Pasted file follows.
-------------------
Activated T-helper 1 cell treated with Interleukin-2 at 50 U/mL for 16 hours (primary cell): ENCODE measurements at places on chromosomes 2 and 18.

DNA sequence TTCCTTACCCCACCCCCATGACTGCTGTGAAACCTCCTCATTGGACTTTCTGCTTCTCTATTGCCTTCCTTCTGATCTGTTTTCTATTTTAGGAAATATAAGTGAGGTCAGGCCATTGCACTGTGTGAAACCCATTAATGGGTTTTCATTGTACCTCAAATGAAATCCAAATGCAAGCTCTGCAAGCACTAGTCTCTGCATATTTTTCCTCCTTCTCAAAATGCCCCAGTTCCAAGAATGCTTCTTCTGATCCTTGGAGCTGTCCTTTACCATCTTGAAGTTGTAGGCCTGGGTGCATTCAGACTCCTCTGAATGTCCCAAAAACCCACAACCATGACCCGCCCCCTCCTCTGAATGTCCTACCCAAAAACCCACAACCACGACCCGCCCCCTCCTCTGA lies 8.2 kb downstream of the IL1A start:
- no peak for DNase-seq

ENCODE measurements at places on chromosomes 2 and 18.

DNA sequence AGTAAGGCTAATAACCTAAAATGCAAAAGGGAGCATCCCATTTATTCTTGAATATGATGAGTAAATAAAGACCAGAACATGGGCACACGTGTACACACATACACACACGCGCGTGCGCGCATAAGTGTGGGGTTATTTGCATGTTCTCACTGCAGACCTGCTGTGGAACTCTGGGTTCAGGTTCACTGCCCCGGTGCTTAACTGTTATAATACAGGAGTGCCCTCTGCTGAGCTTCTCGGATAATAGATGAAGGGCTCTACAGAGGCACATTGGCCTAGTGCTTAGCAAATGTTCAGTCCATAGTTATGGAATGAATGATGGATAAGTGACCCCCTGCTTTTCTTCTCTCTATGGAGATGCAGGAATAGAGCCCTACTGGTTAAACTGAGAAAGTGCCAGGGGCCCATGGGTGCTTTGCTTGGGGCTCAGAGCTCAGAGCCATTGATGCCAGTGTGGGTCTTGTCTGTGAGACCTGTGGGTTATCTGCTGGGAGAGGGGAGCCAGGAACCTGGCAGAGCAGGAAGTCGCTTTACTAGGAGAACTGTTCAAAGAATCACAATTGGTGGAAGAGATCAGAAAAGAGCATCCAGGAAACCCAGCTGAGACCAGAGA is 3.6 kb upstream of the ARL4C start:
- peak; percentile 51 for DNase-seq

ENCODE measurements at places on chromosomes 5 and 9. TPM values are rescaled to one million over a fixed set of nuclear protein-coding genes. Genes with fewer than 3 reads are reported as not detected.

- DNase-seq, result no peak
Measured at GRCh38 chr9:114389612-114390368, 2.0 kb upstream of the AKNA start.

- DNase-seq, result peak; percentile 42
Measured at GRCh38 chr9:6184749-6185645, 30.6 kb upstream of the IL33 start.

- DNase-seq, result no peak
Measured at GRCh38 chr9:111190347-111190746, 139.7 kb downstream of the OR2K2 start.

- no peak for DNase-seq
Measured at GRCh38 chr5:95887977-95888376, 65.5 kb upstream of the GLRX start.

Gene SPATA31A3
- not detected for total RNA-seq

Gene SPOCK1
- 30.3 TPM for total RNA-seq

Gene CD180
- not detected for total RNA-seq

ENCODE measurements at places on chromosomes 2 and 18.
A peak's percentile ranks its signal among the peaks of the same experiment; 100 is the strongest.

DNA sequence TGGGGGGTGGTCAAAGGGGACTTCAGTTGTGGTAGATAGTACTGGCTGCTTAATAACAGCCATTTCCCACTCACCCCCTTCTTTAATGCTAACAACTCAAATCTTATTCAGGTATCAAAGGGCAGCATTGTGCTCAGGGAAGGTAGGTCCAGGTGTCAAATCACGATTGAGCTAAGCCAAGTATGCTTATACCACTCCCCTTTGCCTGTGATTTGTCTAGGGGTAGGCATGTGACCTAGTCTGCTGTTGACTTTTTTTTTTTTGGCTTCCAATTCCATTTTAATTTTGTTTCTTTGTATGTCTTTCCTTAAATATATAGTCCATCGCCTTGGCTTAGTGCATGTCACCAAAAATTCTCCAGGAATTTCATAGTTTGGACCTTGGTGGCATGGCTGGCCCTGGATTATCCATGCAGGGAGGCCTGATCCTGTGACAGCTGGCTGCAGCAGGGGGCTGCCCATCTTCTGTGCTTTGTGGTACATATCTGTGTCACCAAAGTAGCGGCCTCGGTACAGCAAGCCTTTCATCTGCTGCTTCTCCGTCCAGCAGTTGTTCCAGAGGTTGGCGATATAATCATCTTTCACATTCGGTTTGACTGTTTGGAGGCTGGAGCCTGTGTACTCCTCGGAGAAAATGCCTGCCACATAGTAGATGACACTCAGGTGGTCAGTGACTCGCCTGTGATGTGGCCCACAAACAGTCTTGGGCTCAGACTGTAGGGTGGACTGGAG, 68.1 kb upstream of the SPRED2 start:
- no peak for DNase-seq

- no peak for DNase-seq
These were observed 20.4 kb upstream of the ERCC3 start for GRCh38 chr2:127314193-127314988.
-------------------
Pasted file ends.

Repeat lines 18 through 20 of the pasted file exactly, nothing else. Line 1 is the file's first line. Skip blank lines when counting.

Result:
Gene SPOCK1
- 30.3 TPM for total RNA-seq

Gene CD180